When you’re new to parenting, every little thing can seem daunting – is your baby sleeping enough, should they be making that noise, how on earth do you fit their arms into a baby grow, but most importantly – are you feeding them right? For parents who already have kids, you’ve got this feeding thing down to a fine art. In fact, you can probably juggle a new born feed, alongside toddler weaning, and still whip up dinner for you and your other half without breaking a sweat. For new parents however, it’s a different story. If, like these stressed parents, you have questions about feeding your new baby you’ve come to the right place – here are some great tips for becoming a pro at feeding your newborn.
Recognise that feeding can be stressful, and prepare accordingly
Some babies who suffer from colic or reflux can become distressed when it’s time to be fed, as this can add to their discomfort and tummy pains. Naturally, this can also be upsetting for mom and dad, as feeding is supposed to be a bonding time for you both and it’s very difficult to take pleasure in the experience when you see them in pain. Even if your baby doesn’t suffer from colic, feeding can be stressful. There’s the potential for some spit up or throw up, they might need changed very quickly afterwards, and they could demand to be fed when you’re in a rush doing something else or looking after another child – so plan ahead to minimise the stress.
Keep your changing mat close by, with a change of clothes for baby, have a few towels on hand to mop up any spills, and if bottle feeding always keep a ready supply on hand that you have made up in advance. It doesn’t hurt to prepare other meals for yourself or your other children in advance so you can quickly satisfy any hunger cravings with minimal effort. After the first couple of weeks it will become second nature and you’ll wonder why you were ever overwhelmed in the first place.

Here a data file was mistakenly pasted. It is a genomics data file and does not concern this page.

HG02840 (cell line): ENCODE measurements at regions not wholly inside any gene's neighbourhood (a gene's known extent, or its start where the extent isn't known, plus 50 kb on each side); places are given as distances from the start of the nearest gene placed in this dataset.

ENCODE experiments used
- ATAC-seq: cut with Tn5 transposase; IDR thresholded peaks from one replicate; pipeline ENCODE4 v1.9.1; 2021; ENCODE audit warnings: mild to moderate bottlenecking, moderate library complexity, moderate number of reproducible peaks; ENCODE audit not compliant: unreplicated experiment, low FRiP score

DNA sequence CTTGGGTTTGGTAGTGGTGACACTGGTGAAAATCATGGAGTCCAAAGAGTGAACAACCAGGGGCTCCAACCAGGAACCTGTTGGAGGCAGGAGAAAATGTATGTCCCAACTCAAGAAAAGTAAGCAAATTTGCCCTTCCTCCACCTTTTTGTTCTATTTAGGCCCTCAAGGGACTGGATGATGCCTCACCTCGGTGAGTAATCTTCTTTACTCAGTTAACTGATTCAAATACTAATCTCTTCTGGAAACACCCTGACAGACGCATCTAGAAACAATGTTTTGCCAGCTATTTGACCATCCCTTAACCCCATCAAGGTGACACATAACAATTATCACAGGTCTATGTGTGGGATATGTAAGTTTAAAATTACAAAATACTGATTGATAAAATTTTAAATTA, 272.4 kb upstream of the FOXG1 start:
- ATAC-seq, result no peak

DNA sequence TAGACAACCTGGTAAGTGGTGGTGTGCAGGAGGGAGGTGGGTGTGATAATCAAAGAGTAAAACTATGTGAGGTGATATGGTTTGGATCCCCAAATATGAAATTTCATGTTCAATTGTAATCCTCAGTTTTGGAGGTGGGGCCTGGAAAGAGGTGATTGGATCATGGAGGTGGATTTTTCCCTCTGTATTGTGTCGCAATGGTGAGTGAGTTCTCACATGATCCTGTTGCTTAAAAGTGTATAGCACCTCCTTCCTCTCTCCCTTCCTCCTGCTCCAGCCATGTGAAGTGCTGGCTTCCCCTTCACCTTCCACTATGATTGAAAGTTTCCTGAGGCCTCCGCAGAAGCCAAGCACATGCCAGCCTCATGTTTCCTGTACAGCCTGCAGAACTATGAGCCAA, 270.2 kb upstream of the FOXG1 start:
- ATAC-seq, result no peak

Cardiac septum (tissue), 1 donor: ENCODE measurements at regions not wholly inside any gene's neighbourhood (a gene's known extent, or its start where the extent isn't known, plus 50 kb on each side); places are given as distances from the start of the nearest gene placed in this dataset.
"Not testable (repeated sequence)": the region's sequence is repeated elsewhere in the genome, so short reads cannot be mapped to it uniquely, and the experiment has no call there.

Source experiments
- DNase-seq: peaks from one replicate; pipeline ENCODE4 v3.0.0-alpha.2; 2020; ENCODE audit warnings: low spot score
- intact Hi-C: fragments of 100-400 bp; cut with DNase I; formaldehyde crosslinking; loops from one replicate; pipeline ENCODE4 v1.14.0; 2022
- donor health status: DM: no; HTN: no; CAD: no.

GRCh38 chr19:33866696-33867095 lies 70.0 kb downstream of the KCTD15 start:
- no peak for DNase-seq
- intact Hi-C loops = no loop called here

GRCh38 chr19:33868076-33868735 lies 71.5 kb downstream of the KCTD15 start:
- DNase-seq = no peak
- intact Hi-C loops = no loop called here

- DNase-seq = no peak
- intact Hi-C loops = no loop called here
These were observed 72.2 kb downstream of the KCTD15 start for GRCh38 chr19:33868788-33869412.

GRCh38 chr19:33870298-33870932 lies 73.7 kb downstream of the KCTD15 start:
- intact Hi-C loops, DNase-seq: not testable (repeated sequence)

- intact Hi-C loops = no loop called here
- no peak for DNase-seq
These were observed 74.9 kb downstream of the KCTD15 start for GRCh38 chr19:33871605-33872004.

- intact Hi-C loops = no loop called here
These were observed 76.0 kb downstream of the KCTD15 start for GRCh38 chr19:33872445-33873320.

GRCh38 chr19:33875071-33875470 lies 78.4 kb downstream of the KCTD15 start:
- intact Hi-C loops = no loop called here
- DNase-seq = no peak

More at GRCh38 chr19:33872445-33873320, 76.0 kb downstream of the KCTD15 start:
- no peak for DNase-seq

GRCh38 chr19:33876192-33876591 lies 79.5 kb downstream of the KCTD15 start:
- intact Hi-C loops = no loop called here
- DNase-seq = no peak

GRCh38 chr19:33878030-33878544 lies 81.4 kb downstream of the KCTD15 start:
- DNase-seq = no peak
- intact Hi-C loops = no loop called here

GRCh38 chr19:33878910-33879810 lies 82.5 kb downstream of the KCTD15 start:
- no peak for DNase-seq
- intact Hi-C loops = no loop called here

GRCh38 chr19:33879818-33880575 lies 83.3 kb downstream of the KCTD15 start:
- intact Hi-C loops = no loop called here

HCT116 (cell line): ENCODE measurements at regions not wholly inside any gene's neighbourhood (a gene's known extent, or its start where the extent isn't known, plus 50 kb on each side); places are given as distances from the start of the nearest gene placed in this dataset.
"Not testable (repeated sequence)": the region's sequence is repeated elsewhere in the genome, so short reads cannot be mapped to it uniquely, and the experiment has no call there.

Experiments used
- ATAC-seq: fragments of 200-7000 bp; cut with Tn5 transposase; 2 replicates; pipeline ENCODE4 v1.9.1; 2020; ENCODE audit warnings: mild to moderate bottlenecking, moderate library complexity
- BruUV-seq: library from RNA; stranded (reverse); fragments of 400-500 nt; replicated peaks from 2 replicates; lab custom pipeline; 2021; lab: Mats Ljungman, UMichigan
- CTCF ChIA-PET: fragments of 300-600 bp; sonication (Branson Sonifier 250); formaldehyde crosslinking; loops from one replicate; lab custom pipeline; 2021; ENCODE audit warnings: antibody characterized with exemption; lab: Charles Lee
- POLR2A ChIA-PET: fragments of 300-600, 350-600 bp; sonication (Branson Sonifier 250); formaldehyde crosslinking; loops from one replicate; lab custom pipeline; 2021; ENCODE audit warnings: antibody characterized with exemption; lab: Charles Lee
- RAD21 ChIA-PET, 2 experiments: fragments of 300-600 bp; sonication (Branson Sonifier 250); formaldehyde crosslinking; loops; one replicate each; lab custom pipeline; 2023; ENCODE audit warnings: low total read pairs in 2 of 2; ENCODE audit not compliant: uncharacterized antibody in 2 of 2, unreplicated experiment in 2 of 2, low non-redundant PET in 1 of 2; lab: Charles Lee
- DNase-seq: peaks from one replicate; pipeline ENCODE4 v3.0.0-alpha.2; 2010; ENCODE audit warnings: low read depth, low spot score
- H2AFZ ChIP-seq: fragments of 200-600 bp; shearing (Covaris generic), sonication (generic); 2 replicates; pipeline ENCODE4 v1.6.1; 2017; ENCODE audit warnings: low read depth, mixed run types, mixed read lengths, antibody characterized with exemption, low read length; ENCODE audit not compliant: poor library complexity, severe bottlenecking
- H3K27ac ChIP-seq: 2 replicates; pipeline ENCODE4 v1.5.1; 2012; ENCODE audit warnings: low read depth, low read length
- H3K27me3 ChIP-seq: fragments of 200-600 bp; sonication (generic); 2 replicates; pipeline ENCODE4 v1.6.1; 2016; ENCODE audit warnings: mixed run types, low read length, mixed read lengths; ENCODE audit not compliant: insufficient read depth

Establishing good routines
Feeding, much like sleeping, is better for mom and baby when you have an established routine. For the first few weeks of your baby’s life you’ll be at their mercy and they will dictate the schedule (and unfortunately, it rarely syncs with your own). They will need fed around every 3 hours during their first weeks, but as they grow and their digestive system develops they will be able to increase the amount they can take at one time, which should reduce the frequency of feeds too. Look out for the signs of being hungry to help you get better at establishing these routines – bringing their hand to their mouth is a sign they are hungry, as is smacking their lips or turning their head towards your chest. Keep an eye on when your baby is more active too, as they might not like to be fed then.
Remember that burping and bringing up wind and gas is an essential part of the process
Your baby needs to be properly winded after feeding to help bring up trapped air which could lead to them vomiting or suffering from painful indigestion. When it comes to bringing up wind or gas, it’s best to keep your baby in an upright position, and you may find gentle rubbing on their back can help. If you find that this just isn’t working, or that it’s taking too long (aka you have another little person demanding your attention or needing fed too) you might want to try the babocush comfort cushion.
Our clever cushion design is ideal for helping to relieve the symptoms of trapped wind, and best of all it allows you both your hands free again to get on with other things. Simply strap your baby into the babocush, and let the upright position, the soothing vibration and the gentle heartbeat sound relax your baby and help to relive any trapped wind or gas. For new parents struggling with feeding, it’s an absolute lifesaver. Find out more about the amazing benefits of the babocush or order your own today and see first-hand what all the fuss is about.
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